Liquid Funds and Short term fixed deposits have two things in common.
  1. They offer an almost risk free method of investing money. They are not as exposed to market risks as other investments like those in stock markets, mutual funds, etc.
  2. The returns on both these investments are relatively low, i.e. just barely enough to beat inflation (most of the times).
Look at this graph which shows historical data of returns given by Liquid Funds and compares it with inflation.

Liquid Funds, Fixed Deposits, Inflation
Note: X-axis of the graph is slightly offset. The chart above is approximate but good enough for a qualitative understanding

Thus you may consider investing in Liquid Funds or (Short term) Fixed deposits if you find yourself in one or all of following situation
  • You have 'free available cash' which you may need after a couple of months or a year. You cannot afford to invest the cash in 'risky investment options' because lets say you already know you need that cash after one year for your trip to europe for example.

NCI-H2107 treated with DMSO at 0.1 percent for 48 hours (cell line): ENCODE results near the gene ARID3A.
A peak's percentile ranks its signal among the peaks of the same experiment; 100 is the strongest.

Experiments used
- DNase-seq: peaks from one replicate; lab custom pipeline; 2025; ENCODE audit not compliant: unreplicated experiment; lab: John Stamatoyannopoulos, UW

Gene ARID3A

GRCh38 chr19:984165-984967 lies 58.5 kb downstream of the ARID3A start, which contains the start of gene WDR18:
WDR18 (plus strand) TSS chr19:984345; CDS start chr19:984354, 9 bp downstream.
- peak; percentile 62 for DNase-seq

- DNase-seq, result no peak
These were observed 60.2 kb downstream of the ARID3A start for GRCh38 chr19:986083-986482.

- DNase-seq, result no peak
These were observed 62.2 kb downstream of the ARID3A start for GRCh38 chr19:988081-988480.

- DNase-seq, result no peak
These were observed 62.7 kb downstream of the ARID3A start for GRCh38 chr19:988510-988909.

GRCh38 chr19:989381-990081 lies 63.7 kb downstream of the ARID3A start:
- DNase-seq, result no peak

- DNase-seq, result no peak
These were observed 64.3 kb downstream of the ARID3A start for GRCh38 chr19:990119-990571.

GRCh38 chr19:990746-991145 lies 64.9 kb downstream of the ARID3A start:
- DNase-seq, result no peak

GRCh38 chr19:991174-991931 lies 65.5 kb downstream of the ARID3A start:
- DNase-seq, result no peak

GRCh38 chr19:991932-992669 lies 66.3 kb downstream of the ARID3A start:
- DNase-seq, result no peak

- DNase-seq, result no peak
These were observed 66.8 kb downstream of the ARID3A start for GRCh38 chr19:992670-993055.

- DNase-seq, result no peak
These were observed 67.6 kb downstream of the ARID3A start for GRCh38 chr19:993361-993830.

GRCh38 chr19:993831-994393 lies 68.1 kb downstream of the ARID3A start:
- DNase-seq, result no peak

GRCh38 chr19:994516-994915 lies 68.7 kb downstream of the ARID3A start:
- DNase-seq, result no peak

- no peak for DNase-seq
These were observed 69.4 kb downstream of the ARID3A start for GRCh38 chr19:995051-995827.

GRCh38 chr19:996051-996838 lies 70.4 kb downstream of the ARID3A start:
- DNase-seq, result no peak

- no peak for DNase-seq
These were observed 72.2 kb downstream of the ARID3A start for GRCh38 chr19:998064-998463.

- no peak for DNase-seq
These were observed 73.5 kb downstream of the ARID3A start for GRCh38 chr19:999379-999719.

• You want to do better than earning the regular savings account interest rate.
  • If your taxable income is in the highest bracket (30%) you may consider investing in Liquid Funds. Read my detailed post Tax Advantages of Liquid Funds to understand the Tax benefits of Liquid Funds over Short term Fixed deposits.
  • You anticipate that inflation / bank interest rates are going to increase. This is the scenario when Liquid Funds give good returns. Such a scenario is also not good enough to make an investment in stock market or mutual funds because higher inflation can hit company profits and in turn the returns on investments made in equities. It is much better to park your cash in Funds such as Liquid Funds and then make an investment in equities when the inflation fears recede and growth outlook improves.

Also remember that a drop in inflation or an anticpation of lowering of Interest rates by RBI usually hits the growth of Liquid Funds. Such a situation is a good point to exit these funds, partially or completely.

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Oct 16, 2008

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